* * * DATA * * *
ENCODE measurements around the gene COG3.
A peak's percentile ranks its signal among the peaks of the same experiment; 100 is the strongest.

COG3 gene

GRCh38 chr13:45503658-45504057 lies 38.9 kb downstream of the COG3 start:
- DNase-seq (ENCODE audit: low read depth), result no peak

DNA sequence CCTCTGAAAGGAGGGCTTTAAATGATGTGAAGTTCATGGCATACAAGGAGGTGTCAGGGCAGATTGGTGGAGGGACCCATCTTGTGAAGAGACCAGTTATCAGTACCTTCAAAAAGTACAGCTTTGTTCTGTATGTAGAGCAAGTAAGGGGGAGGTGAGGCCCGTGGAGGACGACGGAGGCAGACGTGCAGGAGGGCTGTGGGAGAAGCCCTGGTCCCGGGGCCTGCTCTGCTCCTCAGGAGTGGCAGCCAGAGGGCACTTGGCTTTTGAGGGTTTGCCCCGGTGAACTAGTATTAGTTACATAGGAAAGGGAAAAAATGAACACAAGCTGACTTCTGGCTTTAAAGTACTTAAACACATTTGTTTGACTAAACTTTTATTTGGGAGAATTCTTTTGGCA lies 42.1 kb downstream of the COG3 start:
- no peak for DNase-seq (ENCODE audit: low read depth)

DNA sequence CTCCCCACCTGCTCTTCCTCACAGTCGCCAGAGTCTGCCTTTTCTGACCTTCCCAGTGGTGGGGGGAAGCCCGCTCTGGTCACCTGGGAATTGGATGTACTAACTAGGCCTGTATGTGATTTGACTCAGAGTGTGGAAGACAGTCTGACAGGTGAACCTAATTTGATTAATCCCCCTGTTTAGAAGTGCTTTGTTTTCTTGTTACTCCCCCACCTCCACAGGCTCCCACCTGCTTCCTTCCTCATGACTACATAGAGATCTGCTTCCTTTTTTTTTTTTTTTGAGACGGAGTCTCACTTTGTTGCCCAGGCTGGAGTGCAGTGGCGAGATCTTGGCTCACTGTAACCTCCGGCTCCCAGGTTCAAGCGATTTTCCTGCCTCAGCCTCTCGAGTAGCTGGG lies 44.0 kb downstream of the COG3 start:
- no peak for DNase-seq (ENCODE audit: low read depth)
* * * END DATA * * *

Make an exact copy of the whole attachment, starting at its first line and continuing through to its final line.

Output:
ENCODE measurements around the gene COG3.
A peak's percentile ranks its signal among the peaks of the same experiment; 100 is the strongest.

COG3 gene

GRCh38 chr13:45503658-45504057 lies 38.9 kb downstream of the COG3 start:
- DNase-seq (ENCODE audit: low read depth), result no peak

DNA sequence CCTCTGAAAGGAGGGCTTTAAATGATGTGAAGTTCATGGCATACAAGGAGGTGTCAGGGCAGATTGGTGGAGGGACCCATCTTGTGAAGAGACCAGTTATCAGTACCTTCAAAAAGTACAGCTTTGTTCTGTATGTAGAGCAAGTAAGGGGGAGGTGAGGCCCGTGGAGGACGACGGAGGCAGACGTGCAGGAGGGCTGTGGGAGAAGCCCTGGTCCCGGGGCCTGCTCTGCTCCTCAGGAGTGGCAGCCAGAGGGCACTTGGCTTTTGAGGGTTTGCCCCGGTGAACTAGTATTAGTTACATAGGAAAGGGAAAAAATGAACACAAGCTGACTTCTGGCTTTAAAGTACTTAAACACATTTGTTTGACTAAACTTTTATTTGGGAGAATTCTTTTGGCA lies 42.1 kb downstream of the COG3 start:
- no peak for DNase-seq (ENCODE audit: low read depth)

DNA sequence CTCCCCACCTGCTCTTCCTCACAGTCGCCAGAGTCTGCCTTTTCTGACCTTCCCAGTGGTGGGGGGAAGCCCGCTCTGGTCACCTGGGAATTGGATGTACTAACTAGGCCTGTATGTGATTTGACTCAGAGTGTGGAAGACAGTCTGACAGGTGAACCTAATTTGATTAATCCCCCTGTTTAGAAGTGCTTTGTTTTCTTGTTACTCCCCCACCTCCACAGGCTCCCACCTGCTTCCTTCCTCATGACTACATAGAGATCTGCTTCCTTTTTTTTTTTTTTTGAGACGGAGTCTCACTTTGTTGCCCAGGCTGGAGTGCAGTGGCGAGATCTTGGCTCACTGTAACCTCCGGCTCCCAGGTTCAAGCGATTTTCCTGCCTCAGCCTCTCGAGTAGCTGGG lies 44.0 kb downstream of the COG3 start:
- no peak for DNase-seq (ENCODE audit: low read depth)